I’m so appalled this morning that I’m going to break the habit of a lifetime and rant. As you may have noticed, I don’t normally go in for political rants here, partly because this isn’t the place for it (this is my escapist world of books, romance and fantasy!) and partly because I’m not really a very political person.
I am, however, observant, and I have to say that what I’ve seen in my own country during the European referendum campaign and the resulting vote for the UK to leave the European Union, is sounding massive alarm bells. I don’t pretend to have all the answers to the world’s problems, but I know history is behind me when I say what the answer isn’t: hate.
As you probably know, I live in Scotland, which recently voted by a fairly narrow margin to stay in the United Kingdom. Although it’s been described as divisive – inevitably perhaps – the independence referendum at least lifted a generation of Scots out of a political indifference that amounted to alienation, and got it talking. Despite strong feelings on both sides of the argument, I saw no signs of the pointless anti-English racism that has occasionally plagued Scotland in the past. The concentration was largely on issues, where our countries as a whole differed in aspiration, and where we didn’t. How we could do better alone, or how we couldn’t.
To me, the most disturbing element of that independence campaigns was the use of fear: if Scotland is independent, your economy will shatter, the banks will all leave, you’ll have no defence force, no health service, no jobs, no…whatever. And despite what we’ll call the limited truth of such arguments, since the vote went against independence, this has obviously been seen as a successful strategy.
Which is tragic, because we’ve just seen it expanded massively in the European referendum campaign. Have you heard many politicians really talking sensibly about what it would mean for Britain to stay or not to stay in the European Union? Because it seems to me, both sides were just outdoing each other to scare us into voting for or against, not with actual evidence, but with lies and sound bites and rabble-rousing rhetoric. I think we’ve seen some of the terrible outcome of those strategies, and I know it’s time to stop them.
One side wanted us believe we couldn’t survive without the European Union (I guess we’ll find that out now!). And the “Brexit” campaign wanted us to fear everyone – people who come to our country to work and “take our jobs”, people who come deliberately not to work, refugees from war, hunger, persecution. People of a different country, culture or religion. And we’re meant to fear the people who apparently let them – or would let them – in, namely the evil governments of the European Union. On top of which, we’re meant to fear all the countries who might join the Union at some unspecified time in the future. And somehow this all gets lumped with terrorism!
How did traumatized refugees who’ve lost everything, people in need of compassion and help, become terrorists in our eyes? How did our European partners and allies become enemies working against us, robbing us blind and destroying our health service? Through playing on people’s genuine anxieties; through deliberate lies and fear whipped up by cynical politicians and some self-serving and over-powerful sections of the media. And fear in turn creates hate.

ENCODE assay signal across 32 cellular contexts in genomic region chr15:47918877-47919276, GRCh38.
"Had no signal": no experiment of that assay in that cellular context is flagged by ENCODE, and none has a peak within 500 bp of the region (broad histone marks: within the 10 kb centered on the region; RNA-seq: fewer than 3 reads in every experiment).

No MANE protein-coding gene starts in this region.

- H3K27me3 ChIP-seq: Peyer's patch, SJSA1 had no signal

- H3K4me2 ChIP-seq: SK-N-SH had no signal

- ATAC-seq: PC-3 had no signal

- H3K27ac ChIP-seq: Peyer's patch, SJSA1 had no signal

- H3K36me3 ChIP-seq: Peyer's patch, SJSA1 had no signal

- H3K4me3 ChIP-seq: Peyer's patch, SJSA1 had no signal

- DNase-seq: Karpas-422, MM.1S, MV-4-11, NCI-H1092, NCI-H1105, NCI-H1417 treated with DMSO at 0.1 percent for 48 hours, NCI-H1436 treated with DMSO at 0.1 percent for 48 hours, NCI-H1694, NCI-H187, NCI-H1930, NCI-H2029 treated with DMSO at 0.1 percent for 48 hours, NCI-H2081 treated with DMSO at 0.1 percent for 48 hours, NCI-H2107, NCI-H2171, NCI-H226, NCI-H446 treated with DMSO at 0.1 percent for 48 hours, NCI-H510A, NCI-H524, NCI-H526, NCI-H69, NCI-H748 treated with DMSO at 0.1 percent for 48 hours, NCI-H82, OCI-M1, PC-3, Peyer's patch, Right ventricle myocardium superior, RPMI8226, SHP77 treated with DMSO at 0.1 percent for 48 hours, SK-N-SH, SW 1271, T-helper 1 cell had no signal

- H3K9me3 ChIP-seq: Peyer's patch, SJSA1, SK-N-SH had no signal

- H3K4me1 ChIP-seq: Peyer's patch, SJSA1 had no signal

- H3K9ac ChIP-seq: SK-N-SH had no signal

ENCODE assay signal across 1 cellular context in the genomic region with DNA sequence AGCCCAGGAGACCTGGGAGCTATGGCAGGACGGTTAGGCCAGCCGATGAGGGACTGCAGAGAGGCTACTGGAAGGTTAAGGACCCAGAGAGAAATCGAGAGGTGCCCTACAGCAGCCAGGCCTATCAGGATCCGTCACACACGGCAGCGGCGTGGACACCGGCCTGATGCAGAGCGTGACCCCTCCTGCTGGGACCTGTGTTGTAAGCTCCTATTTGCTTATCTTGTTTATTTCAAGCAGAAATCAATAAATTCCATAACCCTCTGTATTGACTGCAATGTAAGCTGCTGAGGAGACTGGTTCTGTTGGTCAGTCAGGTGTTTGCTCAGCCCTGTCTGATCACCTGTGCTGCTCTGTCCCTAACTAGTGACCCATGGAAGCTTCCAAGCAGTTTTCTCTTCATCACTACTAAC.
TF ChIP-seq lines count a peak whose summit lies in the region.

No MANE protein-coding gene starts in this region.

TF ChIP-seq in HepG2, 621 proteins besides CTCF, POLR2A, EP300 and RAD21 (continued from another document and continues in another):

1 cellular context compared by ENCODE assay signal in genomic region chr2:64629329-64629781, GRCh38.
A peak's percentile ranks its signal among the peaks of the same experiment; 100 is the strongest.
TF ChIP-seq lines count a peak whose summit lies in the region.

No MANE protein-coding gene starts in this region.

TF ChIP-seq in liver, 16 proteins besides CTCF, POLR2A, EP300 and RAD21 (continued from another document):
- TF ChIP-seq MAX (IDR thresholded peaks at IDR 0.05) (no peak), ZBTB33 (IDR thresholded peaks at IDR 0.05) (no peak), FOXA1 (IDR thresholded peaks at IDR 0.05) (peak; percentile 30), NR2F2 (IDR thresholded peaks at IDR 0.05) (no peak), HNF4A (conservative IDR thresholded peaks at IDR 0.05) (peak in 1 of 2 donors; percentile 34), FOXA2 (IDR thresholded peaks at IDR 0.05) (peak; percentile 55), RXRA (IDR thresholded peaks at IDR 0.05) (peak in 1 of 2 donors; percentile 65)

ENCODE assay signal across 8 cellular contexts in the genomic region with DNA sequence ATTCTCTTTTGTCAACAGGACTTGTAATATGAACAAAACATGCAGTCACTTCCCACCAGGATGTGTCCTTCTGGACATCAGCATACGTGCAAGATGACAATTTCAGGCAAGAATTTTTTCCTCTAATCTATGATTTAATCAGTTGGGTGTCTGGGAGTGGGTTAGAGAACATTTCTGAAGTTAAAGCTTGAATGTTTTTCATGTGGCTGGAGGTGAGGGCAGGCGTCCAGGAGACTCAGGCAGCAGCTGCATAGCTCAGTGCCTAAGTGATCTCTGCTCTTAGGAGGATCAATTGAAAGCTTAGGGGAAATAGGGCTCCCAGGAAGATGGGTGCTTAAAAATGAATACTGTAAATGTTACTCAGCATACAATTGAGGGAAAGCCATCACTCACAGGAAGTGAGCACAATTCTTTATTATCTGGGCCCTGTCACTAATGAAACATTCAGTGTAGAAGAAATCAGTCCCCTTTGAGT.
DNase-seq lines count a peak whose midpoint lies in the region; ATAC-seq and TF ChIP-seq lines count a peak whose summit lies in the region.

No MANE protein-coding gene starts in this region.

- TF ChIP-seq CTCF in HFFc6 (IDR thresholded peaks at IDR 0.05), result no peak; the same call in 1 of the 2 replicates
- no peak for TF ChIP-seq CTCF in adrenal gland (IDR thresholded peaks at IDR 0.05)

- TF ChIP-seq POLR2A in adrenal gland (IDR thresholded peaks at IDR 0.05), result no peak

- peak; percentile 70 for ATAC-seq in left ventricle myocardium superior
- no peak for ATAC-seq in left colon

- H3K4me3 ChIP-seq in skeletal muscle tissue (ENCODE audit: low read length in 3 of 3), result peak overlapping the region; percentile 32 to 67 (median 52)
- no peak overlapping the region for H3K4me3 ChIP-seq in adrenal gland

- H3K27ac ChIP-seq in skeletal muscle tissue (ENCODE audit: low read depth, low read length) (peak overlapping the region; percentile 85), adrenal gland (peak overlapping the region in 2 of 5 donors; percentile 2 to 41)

Well, ok, congratulations, it’s working: I’m afraid. I’m afraid the UK is leaving the European Union not through any reasoned argument but through ignorance and deliberately inflamed xenophobia. I’m afraid of hatred. And I’m seeing it not just in our country but all over the world, stirred up by people who need it to justify their own often irrational or self-interested ends. Does no one remember the lessons of Nazi Germany anymore? Does no one see the parallels of fomented fear and racial hatred? Of blaming every misfortune, every act of violence on one group of people? On a group of people you have been told to fear, not with any evidence but with lies, half-truths and appeals to one’s baser nature. My parents – most of my countrymen’s parents or grandparents or great-grandparents – fought the second world war to oppose that kind of hatred.
So, yes, I do fear. I don’t fear Angela Merkel, or the European Union. I don’t fear the French or the Poles or the Romanians, or Syrian refugees. I fear the alien country that corrupt or just cynical politicians would condemn me to live in, in perpetual isolation, a country hating anything or anyone remotely different. Because that’s not my country. I don’t want to live there. I don’t want my children to live there, surrounded by values of hate.
When Scotland voted to stay in the United Kingdom, I liked to think it wasn’t a vote from fear as many said at the time, but one for unity and understanding and humanity. Was that naive? For what it’s worth Scotland voted to stay in the European Union too. How ironic is that?
When did we start admiring intolerance and ignorance as virtues? This self-serving unleashing of hatreds will rebound against all of us in the end. It’s time politicians – and the media – looked beyond their immediate, petty goals and started behaving like responsible adults, like leaders, rather than blinkered, manipulative children trying to organize themselves an extra sweetie. It’s a corrupt sweetie, and it leaves a damned nasty taste in my mouth.
OK, rant over. Back to romance and fantasy next time